Feet of Clay (1996)2013: Traditional Chinese edition by Zhang Jinwei, published as “More Than Meets the Eye” by Solo, an imprint of Eurasian Press, Taiwan.
Jingo (1997)2013: Traditional Chinese edition by Zhang Jinwei, published as “Bring It On” by Solo, an imprint of Eurasian Press, Taiwan.
The Fifth Elephant (1999)2014: Traditional Chinese edition by Zhang Jinwei, published as “The Fifth Elephant” by Solo, an imprint of Eurasian Press, Taiwan.
Night Watch (2002)2014: Traditional Chinese edition byZhang Jinwei, published as “Chaotic Battle in Time and Space” by Solo, an imprint of Eurasian Press, Taiwan.
Thud! (2005)2014: Traditional Chinese edition by Zhang Jinwei, published as “Bang! Bang! Bang!” by Solo, an imprint of Eurasian Press, Taiwan.
Snuff (2011)2014: Traditional Chinese edition by Zhang Jinwei, publishefd as “Fated Not to Die” by Solo, an imprint of Eurasian Press, Taiwan.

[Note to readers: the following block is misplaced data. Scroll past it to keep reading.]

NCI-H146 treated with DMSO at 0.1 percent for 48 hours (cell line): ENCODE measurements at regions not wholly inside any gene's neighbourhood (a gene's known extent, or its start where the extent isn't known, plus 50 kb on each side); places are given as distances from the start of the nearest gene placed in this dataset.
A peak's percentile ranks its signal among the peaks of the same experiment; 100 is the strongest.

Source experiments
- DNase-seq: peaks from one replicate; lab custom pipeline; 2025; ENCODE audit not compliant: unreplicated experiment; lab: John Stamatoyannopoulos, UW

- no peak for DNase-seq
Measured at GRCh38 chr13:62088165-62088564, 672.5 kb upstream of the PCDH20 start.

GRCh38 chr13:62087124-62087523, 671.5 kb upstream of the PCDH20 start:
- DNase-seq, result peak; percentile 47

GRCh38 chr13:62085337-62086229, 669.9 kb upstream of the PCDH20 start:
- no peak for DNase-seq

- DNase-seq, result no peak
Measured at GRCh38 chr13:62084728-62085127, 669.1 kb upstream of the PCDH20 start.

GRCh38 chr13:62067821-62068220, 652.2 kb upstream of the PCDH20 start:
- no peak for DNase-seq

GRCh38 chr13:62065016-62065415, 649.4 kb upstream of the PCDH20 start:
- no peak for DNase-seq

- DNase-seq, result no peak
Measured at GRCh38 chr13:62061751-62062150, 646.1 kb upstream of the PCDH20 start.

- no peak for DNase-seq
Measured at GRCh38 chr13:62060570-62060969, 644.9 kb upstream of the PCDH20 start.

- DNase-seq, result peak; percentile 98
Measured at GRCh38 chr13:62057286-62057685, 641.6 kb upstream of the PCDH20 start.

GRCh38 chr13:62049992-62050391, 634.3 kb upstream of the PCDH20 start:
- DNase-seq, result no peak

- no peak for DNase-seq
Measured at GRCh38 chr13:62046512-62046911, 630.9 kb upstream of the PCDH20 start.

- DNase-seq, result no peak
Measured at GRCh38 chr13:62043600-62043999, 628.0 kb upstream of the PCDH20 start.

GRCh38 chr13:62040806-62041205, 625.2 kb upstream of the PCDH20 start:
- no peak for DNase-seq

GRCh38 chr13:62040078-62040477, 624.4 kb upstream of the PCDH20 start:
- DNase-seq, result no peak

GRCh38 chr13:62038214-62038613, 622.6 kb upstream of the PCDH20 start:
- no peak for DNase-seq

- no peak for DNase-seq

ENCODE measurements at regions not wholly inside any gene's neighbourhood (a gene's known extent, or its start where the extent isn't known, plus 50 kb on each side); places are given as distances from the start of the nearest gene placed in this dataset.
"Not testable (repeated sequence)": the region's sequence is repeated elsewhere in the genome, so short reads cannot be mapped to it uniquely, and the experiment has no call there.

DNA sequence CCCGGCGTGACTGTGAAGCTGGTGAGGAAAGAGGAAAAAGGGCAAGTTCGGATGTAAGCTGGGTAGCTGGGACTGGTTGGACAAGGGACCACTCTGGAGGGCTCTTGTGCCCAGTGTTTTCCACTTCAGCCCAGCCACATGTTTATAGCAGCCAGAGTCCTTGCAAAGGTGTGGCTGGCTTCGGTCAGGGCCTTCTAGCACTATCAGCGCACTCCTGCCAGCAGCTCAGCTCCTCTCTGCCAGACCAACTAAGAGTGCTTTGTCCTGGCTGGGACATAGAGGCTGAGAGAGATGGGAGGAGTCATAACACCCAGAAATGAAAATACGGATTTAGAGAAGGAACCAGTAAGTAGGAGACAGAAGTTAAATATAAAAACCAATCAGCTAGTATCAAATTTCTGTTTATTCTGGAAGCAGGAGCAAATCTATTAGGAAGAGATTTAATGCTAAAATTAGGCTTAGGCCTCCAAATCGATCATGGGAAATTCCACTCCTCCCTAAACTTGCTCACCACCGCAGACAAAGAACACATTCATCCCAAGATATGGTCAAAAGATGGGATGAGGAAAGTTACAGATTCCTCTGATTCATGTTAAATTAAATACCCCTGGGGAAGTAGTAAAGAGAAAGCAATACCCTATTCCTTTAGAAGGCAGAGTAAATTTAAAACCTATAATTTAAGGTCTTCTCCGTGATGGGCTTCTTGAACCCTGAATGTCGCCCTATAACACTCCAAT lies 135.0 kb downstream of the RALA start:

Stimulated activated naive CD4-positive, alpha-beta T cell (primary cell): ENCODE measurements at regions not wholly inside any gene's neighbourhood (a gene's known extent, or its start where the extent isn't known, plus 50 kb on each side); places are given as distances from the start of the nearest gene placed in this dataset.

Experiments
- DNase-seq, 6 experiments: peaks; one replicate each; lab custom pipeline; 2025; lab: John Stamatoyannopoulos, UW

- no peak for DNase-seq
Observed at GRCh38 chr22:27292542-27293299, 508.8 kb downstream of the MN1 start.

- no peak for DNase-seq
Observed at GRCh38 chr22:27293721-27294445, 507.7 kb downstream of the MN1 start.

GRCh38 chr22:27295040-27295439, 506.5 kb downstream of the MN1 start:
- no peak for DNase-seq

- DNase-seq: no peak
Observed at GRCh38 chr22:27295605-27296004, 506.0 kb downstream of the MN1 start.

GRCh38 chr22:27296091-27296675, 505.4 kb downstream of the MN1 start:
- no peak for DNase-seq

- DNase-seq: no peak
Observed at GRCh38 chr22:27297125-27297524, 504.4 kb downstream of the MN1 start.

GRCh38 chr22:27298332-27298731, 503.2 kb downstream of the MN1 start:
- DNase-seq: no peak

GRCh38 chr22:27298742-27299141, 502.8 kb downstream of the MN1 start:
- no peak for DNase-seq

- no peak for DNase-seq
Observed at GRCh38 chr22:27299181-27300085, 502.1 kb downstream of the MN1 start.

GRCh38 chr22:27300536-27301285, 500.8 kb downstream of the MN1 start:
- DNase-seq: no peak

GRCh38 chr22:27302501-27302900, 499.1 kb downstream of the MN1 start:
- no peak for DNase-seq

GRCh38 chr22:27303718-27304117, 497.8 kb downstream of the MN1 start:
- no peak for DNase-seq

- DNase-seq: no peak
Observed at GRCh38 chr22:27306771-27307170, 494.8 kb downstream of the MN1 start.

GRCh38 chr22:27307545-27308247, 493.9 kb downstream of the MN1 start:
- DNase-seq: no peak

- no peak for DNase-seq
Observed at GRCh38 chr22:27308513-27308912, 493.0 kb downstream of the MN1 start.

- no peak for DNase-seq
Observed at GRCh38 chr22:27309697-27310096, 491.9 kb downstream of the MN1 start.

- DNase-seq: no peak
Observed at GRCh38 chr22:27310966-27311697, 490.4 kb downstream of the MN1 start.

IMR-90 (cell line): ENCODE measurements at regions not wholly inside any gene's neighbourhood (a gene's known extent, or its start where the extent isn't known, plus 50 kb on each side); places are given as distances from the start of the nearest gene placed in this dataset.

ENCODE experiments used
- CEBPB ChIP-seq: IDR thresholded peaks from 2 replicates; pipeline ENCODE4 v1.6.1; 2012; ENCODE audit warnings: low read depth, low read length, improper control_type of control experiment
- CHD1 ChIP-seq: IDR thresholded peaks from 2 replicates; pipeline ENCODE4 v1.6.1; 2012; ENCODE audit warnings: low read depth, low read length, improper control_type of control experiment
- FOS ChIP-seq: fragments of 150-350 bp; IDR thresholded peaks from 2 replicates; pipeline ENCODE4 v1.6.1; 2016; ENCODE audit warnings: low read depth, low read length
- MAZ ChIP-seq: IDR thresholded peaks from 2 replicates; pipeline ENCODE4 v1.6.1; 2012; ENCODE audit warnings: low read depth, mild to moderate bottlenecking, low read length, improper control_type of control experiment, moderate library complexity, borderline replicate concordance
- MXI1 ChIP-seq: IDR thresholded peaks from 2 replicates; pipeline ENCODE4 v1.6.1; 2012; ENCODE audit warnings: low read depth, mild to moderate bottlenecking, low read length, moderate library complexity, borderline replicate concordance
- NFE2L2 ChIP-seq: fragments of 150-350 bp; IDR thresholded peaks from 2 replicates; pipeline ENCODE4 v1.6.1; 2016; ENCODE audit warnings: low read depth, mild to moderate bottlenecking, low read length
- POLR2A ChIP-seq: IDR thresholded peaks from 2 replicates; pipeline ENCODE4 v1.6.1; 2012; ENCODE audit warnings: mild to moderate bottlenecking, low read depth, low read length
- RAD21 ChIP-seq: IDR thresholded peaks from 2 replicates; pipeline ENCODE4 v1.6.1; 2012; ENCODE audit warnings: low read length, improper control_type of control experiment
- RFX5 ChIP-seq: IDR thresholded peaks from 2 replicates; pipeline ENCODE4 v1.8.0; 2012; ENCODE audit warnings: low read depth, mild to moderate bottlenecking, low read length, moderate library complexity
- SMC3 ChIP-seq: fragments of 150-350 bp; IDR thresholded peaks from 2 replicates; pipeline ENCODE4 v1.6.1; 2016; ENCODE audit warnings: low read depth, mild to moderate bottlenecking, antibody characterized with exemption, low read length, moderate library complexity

Covers of the “City Watch” books, Traditional Chinese editions 2014. Top left to right: Guards! Guards!, Men at Arms and Feet of Clay. Middle left to right: Jingo,The Fifth Elephant and Night Watch. Bottom left to right:Thud! and Snuff.

***

One More Book

And, finally, Good Omens: The Nice and Accurate Prophecies of Agnes Nutter, Witch (1990) was introduced to the Chinese World in as early as 2008, when Muses Publishing House in Taiwan promoted the Traditional Chinese edition of the book together with that of Neil Gaiman’s American Gods (2001). The move made perfect sense, as Gaiman co-authored Good Omens,